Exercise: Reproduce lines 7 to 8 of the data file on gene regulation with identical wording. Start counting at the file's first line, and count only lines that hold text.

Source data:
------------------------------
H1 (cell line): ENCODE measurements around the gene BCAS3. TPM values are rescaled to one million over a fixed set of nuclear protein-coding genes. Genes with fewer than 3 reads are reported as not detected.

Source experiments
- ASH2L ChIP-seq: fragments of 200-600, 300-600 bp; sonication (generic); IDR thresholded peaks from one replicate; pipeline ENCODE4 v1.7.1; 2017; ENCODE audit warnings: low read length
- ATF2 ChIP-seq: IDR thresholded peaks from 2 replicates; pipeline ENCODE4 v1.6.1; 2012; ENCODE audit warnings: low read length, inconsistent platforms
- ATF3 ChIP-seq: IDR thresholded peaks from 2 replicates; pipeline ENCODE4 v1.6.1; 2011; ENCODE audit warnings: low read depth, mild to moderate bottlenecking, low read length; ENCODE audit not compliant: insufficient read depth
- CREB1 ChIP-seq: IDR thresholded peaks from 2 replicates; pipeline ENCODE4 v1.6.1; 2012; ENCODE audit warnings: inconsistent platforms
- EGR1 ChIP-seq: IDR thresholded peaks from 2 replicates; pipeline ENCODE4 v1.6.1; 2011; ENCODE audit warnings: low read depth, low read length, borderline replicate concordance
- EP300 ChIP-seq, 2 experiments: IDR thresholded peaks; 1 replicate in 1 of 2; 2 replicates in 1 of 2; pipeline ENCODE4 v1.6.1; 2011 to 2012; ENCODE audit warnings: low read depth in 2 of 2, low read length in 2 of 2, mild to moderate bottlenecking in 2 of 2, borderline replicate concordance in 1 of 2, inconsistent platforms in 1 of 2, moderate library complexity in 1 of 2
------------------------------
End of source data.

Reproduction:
- EGR1 ChIP-seq: IDR thresholded peaks from 2 replicates; pipeline ENCODE4 v1.6.1; 2011; ENCODE audit warnings: low read depth, low read length, borderline replicate concordance
- EP300 ChIP-seq, 2 experiments: IDR thresholded peaks; 1 replicate in 1 of 2; 2 replicates in 1 of 2; pipeline ENCODE4 v1.6.1; 2011 to 2012; ENCODE audit warnings: low read depth in 2 of 2, low read length in 2 of 2, mild to moderate bottlenecking in 2 of 2, borderline replicate concordance in 1 of 2, inconsistent platforms in 1 of 2, moderate library complexity in 1 of 2